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Ghost Station Southwark Park Discovered In South London By Thameslink Workers

20/04/2015 17:20 | Updated 21 April 2015

A historic “ghost” station hidden in south London has been unearthed by engineers working on the new Thameslink transport programme.

Workers busy constructing the Bermondsey Dive Under construction site rediscovered the lost station perched on a viaduct above Rotherhithe New Road.

Original tiling from the ticket hall, as well as evidence of the old platforms, were uncovered by construction workers.

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Southwark Park station was rediscovered by Thameslink engineers

Southwark Park station closed in 1915 after just 13 years in service.

The arrival of the First World War, coupled with the rising popularity of buses and trams, saw the station lose customers and it was one of several in the area to close down.

According to London blogger Ian Mansfield, it was known that the platforms still existed but that it was unsure what exactly remained. Consequently, workers were surprised to find the foundations of the platforms intact.

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The original tiling can be seen in the remains of the ticket hall

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The foundations of the platforms are still intact

On his blog, Ian Visits, Mansfield added: “The station, apart from being no longer there, does have one lingering claim to fame. The first signal box in the world was built here.”

Project manager Greg Thornett said: "The Bermondsey Dive Under is a key part of the Thameslink Programme, creating the railway necessary to provide a frequent and reliable service through London Bridge and will make a huge difference to passengers' journeys, cutting journey times and making the services more reliable."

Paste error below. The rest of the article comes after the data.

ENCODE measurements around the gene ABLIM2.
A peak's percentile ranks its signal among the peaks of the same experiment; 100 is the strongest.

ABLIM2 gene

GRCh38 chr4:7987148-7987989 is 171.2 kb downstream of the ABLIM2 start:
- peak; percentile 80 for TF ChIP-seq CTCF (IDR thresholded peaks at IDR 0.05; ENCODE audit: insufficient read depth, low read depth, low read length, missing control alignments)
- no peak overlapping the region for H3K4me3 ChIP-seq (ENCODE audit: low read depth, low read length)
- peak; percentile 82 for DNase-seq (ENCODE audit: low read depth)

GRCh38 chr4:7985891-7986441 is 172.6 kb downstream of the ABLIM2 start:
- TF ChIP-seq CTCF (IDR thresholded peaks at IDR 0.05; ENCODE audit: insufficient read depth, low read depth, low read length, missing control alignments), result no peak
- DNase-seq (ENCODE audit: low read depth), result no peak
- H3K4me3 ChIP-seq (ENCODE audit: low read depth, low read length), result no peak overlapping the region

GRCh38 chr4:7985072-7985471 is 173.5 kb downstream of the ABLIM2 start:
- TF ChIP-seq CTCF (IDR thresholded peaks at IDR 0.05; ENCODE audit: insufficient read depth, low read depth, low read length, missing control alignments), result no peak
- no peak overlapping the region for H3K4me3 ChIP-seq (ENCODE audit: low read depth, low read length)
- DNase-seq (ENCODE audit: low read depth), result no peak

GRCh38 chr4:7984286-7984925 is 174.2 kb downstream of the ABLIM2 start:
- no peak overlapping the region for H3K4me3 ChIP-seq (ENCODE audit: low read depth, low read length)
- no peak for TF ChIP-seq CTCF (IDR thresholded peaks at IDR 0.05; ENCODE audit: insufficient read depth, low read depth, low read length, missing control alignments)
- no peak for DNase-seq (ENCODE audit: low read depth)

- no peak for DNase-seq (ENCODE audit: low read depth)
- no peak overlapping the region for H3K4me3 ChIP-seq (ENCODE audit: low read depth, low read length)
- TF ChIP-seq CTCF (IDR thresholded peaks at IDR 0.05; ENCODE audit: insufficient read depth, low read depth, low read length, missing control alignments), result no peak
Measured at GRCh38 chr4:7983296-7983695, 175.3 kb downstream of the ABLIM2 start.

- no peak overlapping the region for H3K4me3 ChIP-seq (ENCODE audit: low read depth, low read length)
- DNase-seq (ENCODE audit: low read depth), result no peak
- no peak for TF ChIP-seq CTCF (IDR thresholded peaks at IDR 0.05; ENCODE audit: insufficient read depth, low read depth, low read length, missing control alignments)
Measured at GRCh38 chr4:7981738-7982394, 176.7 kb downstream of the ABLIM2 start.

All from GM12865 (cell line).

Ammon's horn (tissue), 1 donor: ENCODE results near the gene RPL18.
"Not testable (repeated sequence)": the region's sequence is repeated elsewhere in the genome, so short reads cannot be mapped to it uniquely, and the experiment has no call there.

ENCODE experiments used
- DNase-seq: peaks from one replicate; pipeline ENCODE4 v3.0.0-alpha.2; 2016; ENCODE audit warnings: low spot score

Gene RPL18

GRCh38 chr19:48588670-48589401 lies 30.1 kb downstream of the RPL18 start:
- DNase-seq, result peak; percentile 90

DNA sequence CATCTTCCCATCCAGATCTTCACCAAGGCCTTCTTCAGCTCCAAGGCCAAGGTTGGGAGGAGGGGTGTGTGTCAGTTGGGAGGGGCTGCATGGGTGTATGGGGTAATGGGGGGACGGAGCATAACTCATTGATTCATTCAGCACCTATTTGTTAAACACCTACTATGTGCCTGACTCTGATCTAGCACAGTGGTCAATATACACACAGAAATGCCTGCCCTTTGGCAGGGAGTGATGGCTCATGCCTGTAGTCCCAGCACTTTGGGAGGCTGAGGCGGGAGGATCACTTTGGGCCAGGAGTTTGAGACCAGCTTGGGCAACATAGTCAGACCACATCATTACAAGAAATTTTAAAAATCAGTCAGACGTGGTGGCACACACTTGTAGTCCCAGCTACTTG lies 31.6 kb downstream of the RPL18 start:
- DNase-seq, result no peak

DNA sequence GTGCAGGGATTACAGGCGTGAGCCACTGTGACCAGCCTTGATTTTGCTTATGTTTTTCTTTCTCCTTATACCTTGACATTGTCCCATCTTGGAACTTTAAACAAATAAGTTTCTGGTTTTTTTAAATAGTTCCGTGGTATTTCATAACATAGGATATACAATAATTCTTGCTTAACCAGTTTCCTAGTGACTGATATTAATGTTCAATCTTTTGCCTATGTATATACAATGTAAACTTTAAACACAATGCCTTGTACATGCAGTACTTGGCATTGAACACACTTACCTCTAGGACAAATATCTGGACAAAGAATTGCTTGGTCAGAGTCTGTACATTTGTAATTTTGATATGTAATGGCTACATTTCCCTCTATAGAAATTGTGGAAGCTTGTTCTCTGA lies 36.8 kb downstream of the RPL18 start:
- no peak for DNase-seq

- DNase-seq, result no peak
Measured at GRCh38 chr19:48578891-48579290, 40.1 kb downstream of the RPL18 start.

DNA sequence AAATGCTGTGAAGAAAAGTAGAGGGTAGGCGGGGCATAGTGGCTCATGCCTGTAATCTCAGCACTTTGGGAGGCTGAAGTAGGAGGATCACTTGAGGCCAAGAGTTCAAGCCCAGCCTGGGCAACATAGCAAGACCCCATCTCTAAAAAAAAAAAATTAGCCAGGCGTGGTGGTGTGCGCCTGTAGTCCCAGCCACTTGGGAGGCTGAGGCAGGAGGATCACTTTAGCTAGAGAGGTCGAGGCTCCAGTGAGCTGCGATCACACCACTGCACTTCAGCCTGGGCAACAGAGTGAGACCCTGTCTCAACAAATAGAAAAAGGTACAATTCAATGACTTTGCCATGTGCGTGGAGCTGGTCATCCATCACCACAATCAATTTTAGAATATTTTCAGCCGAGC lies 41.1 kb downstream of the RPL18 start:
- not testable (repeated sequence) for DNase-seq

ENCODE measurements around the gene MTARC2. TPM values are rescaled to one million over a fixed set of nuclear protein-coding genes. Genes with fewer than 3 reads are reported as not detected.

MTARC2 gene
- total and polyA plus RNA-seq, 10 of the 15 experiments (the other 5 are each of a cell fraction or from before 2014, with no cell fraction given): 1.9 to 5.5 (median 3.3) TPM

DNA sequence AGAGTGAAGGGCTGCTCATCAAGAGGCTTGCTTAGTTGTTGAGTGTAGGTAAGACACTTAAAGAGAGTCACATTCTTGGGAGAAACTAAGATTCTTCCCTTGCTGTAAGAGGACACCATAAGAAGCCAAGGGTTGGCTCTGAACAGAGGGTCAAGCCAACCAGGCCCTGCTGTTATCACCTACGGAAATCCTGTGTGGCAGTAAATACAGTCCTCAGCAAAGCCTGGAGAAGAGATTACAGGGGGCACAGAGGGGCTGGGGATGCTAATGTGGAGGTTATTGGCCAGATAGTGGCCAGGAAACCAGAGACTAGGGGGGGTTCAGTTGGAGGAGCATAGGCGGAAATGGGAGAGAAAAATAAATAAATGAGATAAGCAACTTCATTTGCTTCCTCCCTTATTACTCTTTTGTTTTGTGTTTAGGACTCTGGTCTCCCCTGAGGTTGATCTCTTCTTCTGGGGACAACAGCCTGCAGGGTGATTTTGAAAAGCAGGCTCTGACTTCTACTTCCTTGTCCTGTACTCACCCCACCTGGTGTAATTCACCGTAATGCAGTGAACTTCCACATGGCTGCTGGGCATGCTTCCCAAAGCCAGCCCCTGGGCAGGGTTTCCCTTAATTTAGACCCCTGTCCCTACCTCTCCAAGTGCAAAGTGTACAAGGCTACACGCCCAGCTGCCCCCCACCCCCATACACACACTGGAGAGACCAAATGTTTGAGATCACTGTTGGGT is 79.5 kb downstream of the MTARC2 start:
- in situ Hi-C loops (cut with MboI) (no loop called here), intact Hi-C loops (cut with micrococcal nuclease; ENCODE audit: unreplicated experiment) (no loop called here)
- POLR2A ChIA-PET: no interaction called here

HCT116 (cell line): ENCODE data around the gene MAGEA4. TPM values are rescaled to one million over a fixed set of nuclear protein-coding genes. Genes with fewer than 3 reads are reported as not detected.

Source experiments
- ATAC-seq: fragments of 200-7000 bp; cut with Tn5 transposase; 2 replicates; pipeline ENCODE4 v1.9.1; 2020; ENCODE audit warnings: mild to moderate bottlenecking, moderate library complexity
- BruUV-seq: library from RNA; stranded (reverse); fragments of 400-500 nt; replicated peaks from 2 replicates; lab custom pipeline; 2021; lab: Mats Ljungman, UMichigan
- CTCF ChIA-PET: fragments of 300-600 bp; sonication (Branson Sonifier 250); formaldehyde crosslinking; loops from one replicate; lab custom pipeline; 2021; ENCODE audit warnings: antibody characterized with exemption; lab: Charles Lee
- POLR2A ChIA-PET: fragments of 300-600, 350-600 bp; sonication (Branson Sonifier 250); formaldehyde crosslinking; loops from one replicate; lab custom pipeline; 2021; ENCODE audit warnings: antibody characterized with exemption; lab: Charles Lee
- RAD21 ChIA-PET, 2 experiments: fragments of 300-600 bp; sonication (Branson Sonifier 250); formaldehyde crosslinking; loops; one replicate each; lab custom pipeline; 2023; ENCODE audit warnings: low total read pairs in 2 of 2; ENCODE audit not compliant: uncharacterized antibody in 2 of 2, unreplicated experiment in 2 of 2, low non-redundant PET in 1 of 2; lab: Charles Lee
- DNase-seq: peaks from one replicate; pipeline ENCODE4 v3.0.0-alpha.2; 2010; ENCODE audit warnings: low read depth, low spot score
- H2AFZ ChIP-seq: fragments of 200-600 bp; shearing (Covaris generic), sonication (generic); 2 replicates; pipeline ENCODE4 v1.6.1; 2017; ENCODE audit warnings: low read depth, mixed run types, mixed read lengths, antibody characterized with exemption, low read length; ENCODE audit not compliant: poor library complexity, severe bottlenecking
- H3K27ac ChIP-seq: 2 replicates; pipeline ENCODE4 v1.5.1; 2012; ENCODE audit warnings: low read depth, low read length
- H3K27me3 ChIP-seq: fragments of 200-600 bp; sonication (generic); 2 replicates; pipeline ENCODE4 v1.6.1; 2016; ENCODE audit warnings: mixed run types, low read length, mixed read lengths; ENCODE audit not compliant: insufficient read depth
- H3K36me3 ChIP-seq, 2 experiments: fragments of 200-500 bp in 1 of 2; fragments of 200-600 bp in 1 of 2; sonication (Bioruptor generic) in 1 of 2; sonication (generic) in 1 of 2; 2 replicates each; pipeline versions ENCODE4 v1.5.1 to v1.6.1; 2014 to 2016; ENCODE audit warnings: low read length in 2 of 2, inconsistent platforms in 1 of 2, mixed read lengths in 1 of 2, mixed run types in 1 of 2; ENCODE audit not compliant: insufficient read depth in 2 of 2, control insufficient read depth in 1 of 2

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An original map showing the location of Southwark Park

He went on: "We uncovered the footings for the former platforms while we were preparing the top of the viaduct for new track and we are now working up in the roof space of the former ticket hall to fill in the old skylights, ready to carry the final track alignment.

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"Much of the existing stretch of viaduct will be replaced by the ramps into and out of the new dive under, but the arch that used to house the old booking hall will remain."

The £6.5billion Thameslink Programme will see much of south London’s railways rebuilt from New Cross Gate through to London Bridge and on to Blackfriars and St Pancras.

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